A Section 18 Valuation

Under the Landlord and Tenant Act 1927 Section 18 this says, in layman's language, that the landlord cannot recover more than the difference, known as the diminution, in the value of his property if it was yielded up in good order to the value it has not yielded up in good order, which is known as a Section 18 and can lead to all sorts of discussions, arguments and disagreements. Many people consider a valuation to be an art with an element of science. This is certainly true with a Section 18 Valuation which looks at the value of the property if it was reinstated as set out within the Lease, compared with how the property actually is.

Dilapidations Protocol

The Dilapidations Protocol was drawn up by the Property Litigations Association in 2002 and establishes a timetable for exchange of information and sets standards for the contents of the claim and sets a standard for the conduct of the negotiations and follows the following procedure:

The landlord serves a Schedule of Dilapidations outlining the breaches of repair obligations, which is served within a reasonable time.

The landlords claim is qualified and quantified in a separate document.

The tenants response is also qualified and quantified and submitted to the landlord, again within reasonable time, using the Schedule provided by the landlord, often known as the Scott's Schedule.

The next step is for the negotiations to take place, preferably at the place where the dispute is. Meetings are without prejudice.

Scott's Schedule

This is a standard format utilised to allow the negotiations to proceed in a logical process. The Scott's Schedule takes the following form:

Item Number Clause Number Breach Remedial Work Required Landlords Costs Tenants Comments Breach and Remedy Cost Landlords Comments Breach and Remedy Cost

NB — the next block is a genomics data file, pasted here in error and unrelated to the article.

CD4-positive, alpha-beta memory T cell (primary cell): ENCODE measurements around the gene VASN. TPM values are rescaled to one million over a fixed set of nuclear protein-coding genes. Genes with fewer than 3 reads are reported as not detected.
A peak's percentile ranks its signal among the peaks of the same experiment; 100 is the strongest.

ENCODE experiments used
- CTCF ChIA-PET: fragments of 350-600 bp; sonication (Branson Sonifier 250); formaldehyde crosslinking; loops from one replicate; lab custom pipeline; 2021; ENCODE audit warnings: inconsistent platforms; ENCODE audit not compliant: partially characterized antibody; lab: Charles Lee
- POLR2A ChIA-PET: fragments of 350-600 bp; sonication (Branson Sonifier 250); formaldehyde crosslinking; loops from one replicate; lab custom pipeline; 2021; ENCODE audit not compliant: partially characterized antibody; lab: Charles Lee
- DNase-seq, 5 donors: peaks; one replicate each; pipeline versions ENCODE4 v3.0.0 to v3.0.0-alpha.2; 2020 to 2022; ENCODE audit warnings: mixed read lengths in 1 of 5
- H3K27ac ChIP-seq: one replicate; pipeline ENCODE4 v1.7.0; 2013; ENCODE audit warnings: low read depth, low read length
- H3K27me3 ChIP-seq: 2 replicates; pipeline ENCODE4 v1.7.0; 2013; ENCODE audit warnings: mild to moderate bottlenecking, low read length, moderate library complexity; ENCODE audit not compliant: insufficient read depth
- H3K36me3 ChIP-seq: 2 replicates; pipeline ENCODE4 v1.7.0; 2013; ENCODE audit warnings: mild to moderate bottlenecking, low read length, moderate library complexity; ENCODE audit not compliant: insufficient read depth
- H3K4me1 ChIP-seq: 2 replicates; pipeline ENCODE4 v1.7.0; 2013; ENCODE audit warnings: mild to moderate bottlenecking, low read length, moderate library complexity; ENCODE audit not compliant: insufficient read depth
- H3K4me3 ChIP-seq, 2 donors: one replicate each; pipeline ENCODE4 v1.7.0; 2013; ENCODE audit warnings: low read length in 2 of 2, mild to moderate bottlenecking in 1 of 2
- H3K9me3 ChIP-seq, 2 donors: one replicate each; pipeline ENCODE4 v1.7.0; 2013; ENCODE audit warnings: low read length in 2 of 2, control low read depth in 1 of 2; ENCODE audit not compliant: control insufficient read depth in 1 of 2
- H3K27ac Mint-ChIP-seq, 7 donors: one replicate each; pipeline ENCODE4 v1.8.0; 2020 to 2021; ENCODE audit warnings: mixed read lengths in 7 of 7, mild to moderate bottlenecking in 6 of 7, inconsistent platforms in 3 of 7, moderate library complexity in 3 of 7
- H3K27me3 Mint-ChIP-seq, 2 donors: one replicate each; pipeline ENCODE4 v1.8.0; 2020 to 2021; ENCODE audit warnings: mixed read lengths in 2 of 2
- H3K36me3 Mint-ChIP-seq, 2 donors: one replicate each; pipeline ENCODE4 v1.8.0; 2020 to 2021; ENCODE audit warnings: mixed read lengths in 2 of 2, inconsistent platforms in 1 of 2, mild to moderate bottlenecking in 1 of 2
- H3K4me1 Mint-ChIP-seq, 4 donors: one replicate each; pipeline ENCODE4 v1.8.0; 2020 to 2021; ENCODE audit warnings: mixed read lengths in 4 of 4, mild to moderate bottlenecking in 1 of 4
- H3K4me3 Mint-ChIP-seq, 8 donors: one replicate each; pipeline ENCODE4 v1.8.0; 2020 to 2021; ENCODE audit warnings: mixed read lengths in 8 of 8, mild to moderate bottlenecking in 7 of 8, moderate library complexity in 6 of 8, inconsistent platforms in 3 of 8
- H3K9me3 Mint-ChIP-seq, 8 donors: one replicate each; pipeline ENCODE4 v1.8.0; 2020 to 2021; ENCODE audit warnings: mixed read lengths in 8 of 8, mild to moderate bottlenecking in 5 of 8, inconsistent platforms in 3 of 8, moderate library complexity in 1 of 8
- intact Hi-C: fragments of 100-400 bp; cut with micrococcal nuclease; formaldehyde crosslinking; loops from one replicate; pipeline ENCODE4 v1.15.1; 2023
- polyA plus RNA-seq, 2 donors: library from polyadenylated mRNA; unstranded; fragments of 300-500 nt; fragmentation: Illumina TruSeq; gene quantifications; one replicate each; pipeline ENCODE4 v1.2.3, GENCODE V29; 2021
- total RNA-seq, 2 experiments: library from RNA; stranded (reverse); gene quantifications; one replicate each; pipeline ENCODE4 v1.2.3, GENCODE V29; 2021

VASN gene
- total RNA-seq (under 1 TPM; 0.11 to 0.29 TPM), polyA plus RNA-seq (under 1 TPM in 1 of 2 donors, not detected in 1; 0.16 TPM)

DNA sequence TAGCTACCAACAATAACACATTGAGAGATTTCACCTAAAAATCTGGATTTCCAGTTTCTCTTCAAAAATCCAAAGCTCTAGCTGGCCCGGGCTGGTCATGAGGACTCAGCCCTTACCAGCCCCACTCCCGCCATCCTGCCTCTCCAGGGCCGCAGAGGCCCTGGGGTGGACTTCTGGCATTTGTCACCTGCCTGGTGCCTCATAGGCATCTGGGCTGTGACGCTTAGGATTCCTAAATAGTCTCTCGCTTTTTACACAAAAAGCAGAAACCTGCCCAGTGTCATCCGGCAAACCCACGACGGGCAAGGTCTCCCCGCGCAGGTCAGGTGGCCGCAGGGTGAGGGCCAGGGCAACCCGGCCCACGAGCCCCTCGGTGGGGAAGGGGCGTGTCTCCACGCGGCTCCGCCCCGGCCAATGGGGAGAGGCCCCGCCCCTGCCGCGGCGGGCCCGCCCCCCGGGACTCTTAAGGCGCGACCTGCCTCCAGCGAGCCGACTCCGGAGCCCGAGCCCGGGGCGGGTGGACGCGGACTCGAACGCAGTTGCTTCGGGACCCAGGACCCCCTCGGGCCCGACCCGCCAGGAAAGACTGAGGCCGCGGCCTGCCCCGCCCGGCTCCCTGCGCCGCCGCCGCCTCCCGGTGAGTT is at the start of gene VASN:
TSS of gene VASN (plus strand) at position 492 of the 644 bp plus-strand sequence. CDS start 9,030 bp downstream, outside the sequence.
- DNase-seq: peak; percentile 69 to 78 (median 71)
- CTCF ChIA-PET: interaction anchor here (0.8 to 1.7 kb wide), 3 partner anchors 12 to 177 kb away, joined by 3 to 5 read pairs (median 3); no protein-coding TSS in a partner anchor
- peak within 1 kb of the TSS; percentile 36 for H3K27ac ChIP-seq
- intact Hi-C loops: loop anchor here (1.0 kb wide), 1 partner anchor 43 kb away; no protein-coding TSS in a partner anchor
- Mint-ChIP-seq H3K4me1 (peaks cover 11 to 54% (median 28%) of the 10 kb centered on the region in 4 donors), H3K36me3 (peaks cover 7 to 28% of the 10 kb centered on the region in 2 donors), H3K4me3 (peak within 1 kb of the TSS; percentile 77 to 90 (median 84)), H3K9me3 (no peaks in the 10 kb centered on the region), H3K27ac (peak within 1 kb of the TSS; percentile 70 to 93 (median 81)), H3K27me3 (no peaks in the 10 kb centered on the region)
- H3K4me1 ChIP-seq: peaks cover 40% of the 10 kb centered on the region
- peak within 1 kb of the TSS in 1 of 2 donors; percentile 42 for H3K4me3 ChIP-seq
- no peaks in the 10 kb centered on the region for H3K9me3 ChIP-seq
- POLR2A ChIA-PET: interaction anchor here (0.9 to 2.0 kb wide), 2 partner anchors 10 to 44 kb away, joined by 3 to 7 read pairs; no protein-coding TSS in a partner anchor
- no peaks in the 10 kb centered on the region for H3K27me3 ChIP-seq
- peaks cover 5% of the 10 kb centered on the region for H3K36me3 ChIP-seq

The remedial work required: this should not be too specific, and certainly not prescriptive i.e. it should be 'repair roof' rather than 'repair roof with an elastomeric felt'.

We would also recommend that the surveyor, whilst in negotiations, also manages the client's expectations, ensuring these are realistic.

The Ugly Matter of Supersession

Supersession is where the Landlord claims for repairs that are not necessary due to the future use of the property, i.e. it may be being demolished.

Finally, at the start of a Lease it is often said that 'any fool can get a Lease, it is getting out of them that is the problem' and at the dilapidation stage where the Lease has come to an end for whatever reason it is often said that you have probably got a good settlement if both parties are unhappy'!

Independent Surveyors

If you truly do want an independent expert opinion from a surveyor with regard to valuations, mortgages, mortgage companies, surveys, building surveys, structural reports, engineers reports, specific defects report, structural surveys, home buyers reports or any other property matters please contact 0800 298 5424 for a surveyor to give you a call back.

Commercial Property

If you have a commercial property, whether it is freehold or leasehold then sooner or later you may get involved with dilapidation claims. You may wish to look at our Dilapidations Website at www.DilapsHelp.com and for Disputes go to our Disputes Help site www.DisputesHelp.com

We hope you found the article of use and if you have any experiences that you feel should be added to this article that would benefit others, or you feel that some of the information that we have put is wrong then please do not hesitate to contact us (we are only human).

The contents of the website are for general information only and are not intended to be relied upon for specific or general decisions. Appropriate independent professional advice should be paid for before making such a decision.